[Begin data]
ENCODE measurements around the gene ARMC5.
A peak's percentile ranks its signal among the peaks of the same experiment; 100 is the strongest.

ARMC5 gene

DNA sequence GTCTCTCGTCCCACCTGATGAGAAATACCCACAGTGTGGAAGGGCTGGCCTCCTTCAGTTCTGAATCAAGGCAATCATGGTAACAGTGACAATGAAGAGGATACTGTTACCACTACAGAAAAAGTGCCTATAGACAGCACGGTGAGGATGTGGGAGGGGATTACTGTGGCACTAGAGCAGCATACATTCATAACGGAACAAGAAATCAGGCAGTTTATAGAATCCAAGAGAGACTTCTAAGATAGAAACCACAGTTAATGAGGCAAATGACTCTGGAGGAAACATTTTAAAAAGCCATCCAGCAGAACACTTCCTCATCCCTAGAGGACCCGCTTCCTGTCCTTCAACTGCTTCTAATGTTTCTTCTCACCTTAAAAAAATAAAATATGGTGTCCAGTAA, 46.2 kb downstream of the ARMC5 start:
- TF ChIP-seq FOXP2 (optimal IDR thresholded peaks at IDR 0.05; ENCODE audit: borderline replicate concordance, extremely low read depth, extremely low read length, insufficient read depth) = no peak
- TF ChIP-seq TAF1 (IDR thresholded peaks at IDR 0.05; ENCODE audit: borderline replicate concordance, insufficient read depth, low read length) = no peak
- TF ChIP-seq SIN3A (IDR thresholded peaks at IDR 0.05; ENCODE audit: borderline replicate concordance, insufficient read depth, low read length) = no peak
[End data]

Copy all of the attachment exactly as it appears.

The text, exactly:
ENCODE measurements around the gene ARMC5.
A peak's percentile ranks its signal among the peaks of the same experiment; 100 is the strongest.

ARMC5 gene

DNA sequence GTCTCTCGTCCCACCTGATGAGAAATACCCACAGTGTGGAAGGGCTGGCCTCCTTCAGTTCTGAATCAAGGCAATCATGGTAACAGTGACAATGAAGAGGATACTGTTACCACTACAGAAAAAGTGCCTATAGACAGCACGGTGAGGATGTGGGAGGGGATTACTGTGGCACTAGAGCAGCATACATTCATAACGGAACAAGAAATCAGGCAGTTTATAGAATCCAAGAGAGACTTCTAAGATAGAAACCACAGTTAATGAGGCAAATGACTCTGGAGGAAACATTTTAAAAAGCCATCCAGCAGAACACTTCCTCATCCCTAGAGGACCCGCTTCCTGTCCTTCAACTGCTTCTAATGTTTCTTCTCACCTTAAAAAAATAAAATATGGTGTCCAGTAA, 46.2 kb downstream of the ARMC5 start:
- TF ChIP-seq FOXP2 (optimal IDR thresholded peaks at IDR 0.05; ENCODE audit: borderline replicate concordance, extremely low read depth, extremely low read length, insufficient read depth) = no peak
- TF ChIP-seq TAF1 (IDR thresholded peaks at IDR 0.05; ENCODE audit: borderline replicate concordance, insufficient read depth, low read length) = no peak
- TF ChIP-seq SIN3A (IDR thresholded peaks at IDR 0.05; ENCODE audit: borderline replicate concordance, insufficient read depth, low read length) = no peak